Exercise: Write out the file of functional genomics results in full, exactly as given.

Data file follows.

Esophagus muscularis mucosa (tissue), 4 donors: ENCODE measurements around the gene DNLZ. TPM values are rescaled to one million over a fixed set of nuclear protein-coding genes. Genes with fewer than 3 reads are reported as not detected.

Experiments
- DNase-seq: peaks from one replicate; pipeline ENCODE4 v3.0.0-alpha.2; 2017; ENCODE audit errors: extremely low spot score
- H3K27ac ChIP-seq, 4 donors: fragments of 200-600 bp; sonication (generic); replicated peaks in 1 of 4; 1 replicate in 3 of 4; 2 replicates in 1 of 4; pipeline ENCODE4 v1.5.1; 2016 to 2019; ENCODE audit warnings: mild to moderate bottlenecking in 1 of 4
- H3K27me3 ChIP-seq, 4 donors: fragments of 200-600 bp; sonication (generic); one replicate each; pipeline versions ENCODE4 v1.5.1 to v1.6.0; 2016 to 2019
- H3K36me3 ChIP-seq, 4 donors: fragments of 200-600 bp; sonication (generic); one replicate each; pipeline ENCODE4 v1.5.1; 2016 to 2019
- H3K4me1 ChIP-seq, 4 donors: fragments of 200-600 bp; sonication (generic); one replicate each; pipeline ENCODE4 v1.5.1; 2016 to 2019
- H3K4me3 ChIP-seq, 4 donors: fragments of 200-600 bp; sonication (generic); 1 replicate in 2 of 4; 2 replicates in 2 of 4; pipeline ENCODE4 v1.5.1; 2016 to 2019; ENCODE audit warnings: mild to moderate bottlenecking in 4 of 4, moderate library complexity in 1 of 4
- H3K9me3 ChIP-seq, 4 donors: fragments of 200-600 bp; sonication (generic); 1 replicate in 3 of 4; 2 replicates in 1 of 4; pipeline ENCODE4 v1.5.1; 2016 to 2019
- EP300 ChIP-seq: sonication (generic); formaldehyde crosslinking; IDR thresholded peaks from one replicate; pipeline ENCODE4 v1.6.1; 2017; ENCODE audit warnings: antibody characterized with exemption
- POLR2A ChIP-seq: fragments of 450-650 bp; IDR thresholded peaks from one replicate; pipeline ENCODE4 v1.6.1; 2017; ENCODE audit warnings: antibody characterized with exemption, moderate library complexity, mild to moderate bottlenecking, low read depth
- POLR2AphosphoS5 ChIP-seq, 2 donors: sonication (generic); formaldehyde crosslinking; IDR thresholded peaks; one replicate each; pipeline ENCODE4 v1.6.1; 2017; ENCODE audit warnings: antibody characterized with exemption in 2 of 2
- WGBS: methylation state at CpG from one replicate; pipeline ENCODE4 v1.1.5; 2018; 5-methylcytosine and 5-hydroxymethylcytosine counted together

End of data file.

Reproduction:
Esophagus muscularis mucosa (tissue), 4 donors: ENCODE measurements around the gene DNLZ. TPM values are rescaled to one million over a fixed set of nuclear protein-coding genes. Genes with fewer than 3 reads are reported as not detected.

Experiments
- DNase-seq: peaks from one replicate; pipeline ENCODE4 v3.0.0-alpha.2; 2017; ENCODE audit errors: extremely low spot score
- H3K27ac ChIP-seq, 4 donors: fragments of 200-600 bp; sonication (generic); replicated peaks in 1 of 4; 1 replicate in 3 of 4; 2 replicates in 1 of 4; pipeline ENCODE4 v1.5.1; 2016 to 2019; ENCODE audit warnings: mild to moderate bottlenecking in 1 of 4
- H3K27me3 ChIP-seq, 4 donors: fragments of 200-600 bp; sonication (generic); one replicate each; pipeline versions ENCODE4 v1.5.1 to v1.6.0; 2016 to 2019
- H3K36me3 ChIP-seq, 4 donors: fragments of 200-600 bp; sonication (generic); one replicate each; pipeline ENCODE4 v1.5.1; 2016 to 2019
- H3K4me1 ChIP-seq, 4 donors: fragments of 200-600 bp; sonication (generic); one replicate each; pipeline ENCODE4 v1.5.1; 2016 to 2019
- H3K4me3 ChIP-seq, 4 donors: fragments of 200-600 bp; sonication (generic); 1 replicate in 2 of 4; 2 replicates in 2 of 4; pipeline ENCODE4 v1.5.1; 2016 to 2019; ENCODE audit warnings: mild to moderate bottlenecking in 4 of 4, moderate library complexity in 1 of 4
- H3K9me3 ChIP-seq, 4 donors: fragments of 200-600 bp; sonication (generic); 1 replicate in 3 of 4; 2 replicates in 1 of 4; pipeline ENCODE4 v1.5.1; 2016 to 2019
- EP300 ChIP-seq: sonication (generic); formaldehyde crosslinking; IDR thresholded peaks from one replicate; pipeline ENCODE4 v1.6.1; 2017; ENCODE audit warnings: antibody characterized with exemption
- POLR2A ChIP-seq: fragments of 450-650 bp; IDR thresholded peaks from one replicate; pipeline ENCODE4 v1.6.1; 2017; ENCODE audit warnings: antibody characterized with exemption, moderate library complexity, mild to moderate bottlenecking, low read depth
- POLR2AphosphoS5 ChIP-seq, 2 donors: sonication (generic); formaldehyde crosslinking; IDR thresholded peaks; one replicate each; pipeline ENCODE4 v1.6.1; 2017; ENCODE audit warnings: antibody characterized with exemption in 2 of 2
- WGBS: methylation state at CpG from one replicate; pipeline ENCODE4 v1.1.5; 2018; 5-methylcytosine and 5-hydroxymethylcytosine counted together